Cartoon Images → ASCII Art
Harnessing the power of computer vision to generate ASCII art
In this blog, we are going to see how we can use computer vision to convert cartoon images to ASCII art. If you carefully observe the image shown below you will quickly deduce that this is fundamentally a problem of edge detection followed by estimating a set of characters that looks similar to the edges.
Edges can be detected using multiple ways: Dilation followed subtraction with the original image, Canny edge detection, Deep Neural Network for detecting edges (DexiNed), and many others.
We will use dilation followed by subtraction with the original image since it yields perfectly fine edges from cartoon images with minimal computation. The latter stated method generally output edges that have more than 1 pixels which decrease the effectiveness of the method that we will use in the next stage, hence we use a Guo-Hall thinning to reduce the number of pixels that represent the edges.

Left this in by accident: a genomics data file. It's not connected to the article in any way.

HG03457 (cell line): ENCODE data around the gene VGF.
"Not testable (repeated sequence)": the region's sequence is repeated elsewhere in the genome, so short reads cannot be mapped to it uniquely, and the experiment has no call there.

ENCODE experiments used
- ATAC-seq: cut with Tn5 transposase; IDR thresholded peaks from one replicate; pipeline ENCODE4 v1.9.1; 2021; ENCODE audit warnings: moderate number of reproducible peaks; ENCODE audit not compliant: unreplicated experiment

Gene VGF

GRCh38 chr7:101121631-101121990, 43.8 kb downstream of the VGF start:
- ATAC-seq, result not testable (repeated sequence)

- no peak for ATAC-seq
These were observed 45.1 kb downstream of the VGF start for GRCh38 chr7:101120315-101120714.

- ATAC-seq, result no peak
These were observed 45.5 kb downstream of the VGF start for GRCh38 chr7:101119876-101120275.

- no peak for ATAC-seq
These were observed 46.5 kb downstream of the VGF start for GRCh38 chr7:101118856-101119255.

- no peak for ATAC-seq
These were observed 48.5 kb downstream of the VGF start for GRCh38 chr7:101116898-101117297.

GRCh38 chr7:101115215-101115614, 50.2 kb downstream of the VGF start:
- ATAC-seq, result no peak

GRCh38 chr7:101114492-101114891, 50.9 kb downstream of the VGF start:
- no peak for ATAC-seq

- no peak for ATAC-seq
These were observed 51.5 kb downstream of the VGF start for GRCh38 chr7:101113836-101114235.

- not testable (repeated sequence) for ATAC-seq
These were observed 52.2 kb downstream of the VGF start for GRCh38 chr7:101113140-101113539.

Sub-images need to be obtained by using the sliding window technique to identify the character that best represents the sub-image. Character estimation can be done by comparing perceptual hashes or by using a Convolutional Neural Network (CNN).
We use a CNN to determine the best character that represents the thinned edges present in the sub-image since they perform better than comparing perceptual hashes while estimating the character. The sliding window is passed over the image resulting in a 2-dimensional array of characters that represents the thinned edges.
Want to convert a cartoon image to ASCII art? Use the link below for a website that implements the above-mentioned process.
Feel free to access the source code using the link below:
I hope you enjoyed reading this blog. Have a great day!